(A). Immortalized WT, RBS, and corrected cells were seeded into 6-well plates with 0.5×105 cells/mL. After 8 days in culture, immortalized RBS cells showed very poor proliferation, compared with wild type (WT) and ESCO2-corrected (Cor) cells (P<0.01). Inhibition of p53, by Pifα (10 µM) incubation, partially rescued proliferation of RBS cells (P<0.05, 2-way ANOVA). (B). By FACScan analysis, RBS cells accumulated in G2/M phase. (C). Untransformed RBS and normal human skin fibroblasts (HSF) and amniotic fluid-derived cells (AFC) were grown in DMEM plus 15% FBS. 3H-uridine (5 µCi) was incubated with 106 cells from each group for two hours. Total RNA was isolated with TriZol reagent (Invitrogen, U.S.A) and the concentration of each RNA sample was measured by OD260/280. 1 µg of each sample was counted in a Beckman LS 6500 multipurpose scintillation counter to determine the amount of 3H-uridine incorporated. Four independent cultures were labeled to derive the standard deviation. Significance relative to normal cells was calculated using an unpaired t test. P = 0.0039, HSF ESCO2-Mut vs HSF ESCO2-WT; P = 0.000017, AFC ESCO2-Mut vs AFC ESCO2-WT. (D). Equal numbers of untransformed RBS and normal HSF and AFC cells were grown in DMEM plus 15% FBS. Cells were washed in PBS twice, switched to 3 mL Met/Cys-free Dulbecco's modied Eagle's medium containing 10 µM MG-132, a proteasome inhibitor, and pulsed with 30 µCi of 35S-methionine for 4 hrs. Cells were lysed in RIPA buffer and proteins were precipitated by the addition of hot 10% TCA. After centrifugation, the precipitate was washed twice in acetone. The precipitate was dissolved in 100 µL of 1% SDS and heated at 95°C for 10 min. An aliquot of the SDS extract was counted in Esoscint for 35S radioactivity in a liquid scintillation spectrometer to determine the amount of 35S-methionine incorporated into proteins. P = 0.00086, HSF ESCO2-Mut vs HSF ESCO2-WT; P = 0.0005, AFC ESCO2-Mut vs AFC ESCO2-WT.

p53 activation and nucleolar fragmentation are features of human RBS cells

The cell cycle delay and the previously reported sensitivity to DNA-damaging agents in human RBS cells [41] prompted the question whether p53 activation might contribute to poor proliferation in RBS cells. p53 activation has been previously reported for zebrafish models of RBS [42]. By Western blot analysis, we found p53 was activated in immortal and untransformed RBS cells, and the levels of proteins encoded by genes positively regulated by p53 are higher in the mutant cells as well, as represented by induction of the targets Mdm2, p21, and p27 (Figure 2A–D).

The p53 pathway is upregulated in RBS cells.
Fig. 2. The p53 pathway is upregulated in RBS cells.
(A–D). Western blot analysis showing p53, Mdm2, p21 and p27 were markedly activated in both immortalized (A–B) and untransformed RBS cells (C–D). Re-introduction of ESCO2 only partly reduced p53 activation in the immortalized RBS cells (A–B). The relative ratio of protein expression was quantified with ImageQuant TL software in (B, D). (E). Cell death was quantified by counting the number of trypan blue positive cells. Pifα incubation did not rescue cell death in human immortalized RBS cells.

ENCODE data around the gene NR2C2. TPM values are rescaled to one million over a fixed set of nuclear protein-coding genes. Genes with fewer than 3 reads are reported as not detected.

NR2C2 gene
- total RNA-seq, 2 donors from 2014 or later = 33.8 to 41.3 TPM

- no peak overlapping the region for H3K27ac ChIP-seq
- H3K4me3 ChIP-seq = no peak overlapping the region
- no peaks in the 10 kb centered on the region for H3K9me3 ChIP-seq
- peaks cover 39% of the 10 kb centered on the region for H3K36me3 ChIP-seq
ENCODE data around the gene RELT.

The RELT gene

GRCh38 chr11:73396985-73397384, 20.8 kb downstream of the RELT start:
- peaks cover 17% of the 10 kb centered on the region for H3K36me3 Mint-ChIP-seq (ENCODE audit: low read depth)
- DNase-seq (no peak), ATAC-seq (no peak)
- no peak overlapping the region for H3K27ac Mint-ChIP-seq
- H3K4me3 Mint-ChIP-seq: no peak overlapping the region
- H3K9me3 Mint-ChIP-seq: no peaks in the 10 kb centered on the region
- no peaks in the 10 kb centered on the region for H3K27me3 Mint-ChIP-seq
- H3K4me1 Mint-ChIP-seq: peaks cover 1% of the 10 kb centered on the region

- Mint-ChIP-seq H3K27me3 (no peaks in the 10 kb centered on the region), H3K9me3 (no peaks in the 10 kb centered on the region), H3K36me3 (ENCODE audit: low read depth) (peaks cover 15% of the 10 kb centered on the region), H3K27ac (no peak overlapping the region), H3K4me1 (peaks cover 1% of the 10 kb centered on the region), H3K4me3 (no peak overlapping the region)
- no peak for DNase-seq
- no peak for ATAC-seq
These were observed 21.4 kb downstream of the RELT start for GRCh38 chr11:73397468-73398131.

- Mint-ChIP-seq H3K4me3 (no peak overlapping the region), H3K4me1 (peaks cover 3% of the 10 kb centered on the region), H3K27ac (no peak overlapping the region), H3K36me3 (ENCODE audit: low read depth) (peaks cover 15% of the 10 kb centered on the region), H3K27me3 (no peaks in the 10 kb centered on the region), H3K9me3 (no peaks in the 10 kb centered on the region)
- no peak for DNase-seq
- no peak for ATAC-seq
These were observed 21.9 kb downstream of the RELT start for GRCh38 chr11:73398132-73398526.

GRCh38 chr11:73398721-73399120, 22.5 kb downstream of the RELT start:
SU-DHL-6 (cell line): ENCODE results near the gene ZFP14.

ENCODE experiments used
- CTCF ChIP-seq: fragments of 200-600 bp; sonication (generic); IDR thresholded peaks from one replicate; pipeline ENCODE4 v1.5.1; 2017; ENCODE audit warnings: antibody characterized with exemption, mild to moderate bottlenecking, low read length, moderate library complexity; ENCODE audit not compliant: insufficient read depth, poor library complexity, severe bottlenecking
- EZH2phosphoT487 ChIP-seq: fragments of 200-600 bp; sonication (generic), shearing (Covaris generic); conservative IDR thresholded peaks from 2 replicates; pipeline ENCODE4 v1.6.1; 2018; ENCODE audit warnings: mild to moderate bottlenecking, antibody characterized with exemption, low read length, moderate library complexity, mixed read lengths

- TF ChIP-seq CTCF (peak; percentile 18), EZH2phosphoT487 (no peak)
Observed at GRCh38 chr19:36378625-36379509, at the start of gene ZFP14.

To test whether p53 activation in RBS might be contributing to poor proliferation, WT and RBS cells were incubated with the p53 inhibitor pifithrin-alpha (Pifα, 10 µM). This concentration was selected based on reports in the literature [43], [44] as well as our own titrations (data not shown). Cell proliferation and survival were quantified every two days using a bright-line hemocytometer with trypan blue staining to discriminate viable and dead cells. At 8 days, cell counting indicated the number of RBS cells was about 36% compared to WT cells (normalized to 100%) (Figure 1A). This number will reflect both cell division and cell death. Inhibition of p53 activity partially restored proliferation of RBS cells as shown in the cell growth curve (Figure 1A), suggesting that upregulation of p53 contributes to proliferation defects. But Pifα treatment did not suppress the elevated rate of death of the RBS cells (Figure 2E). Overall, cell division and cell death both contributed to poor proliferation for RBS cells (Figure 1A and Figure 2E), with cell death contributing approximately ∼15%. Pifα partially rescued the G2/M delay in the RBS cells, as shown in Figure S1A. However, Pifα did not rescue rRNA production or protein synthesis (Figure S1B–C).

One mechanism by which p53 can become activated is nucleolar stress [17], [18], [20], [45]. Studies from mouse mutants showed that nucleolar disruption resulted in increased p53 levels and inhibition of mTOR activity, leading to mitochondrial dysfunction and increased oxidative stress, and contributing to neurodegenerative disease [46], [47], [48]. To examine the state of the nucleoli in RBS cells, we analyzed the distribution of the nucleolar proteins fibrillarin and nucleolin using immunofluorescence in the immortalized WT, ESCO2 mutant and corrected cells. These experiments showed that compared with WT cells and ESCO2 corrected cells, ESCO2 mutant cells have very fragmented signals for fibrillarin and very little distinct signal for nucleolin (Figure 3). Average size measurement of individual nucleolus area based on the fibrillarin staining showed that ESCO2 mutant cells have much smaller nucleolar size (1.4±0.1 µm2) compared with WT cells (8.3±1.0 µm2), but re-introduction of ESCO2 protein partially rescued the nucleolar size in the ESCO2 corrected cells (3.7±0.2 µm2). The highly fragmented nucleoli in RBS cells are consistent with the idea that p53 activation is caused in part by nucleolar stress. Furthermore, this result is consistent with our working model that cohesion at the rDNA may normally contribute to efficient nucleolar morphology and function. Inhibition of p53 did not rescue the aberrant nucleolar morphology in human RBS cells (Figure S2), suggesting that p53 activation may be a downstream consequence of the nucleolar fragmentation caused by ESCO2 mutation.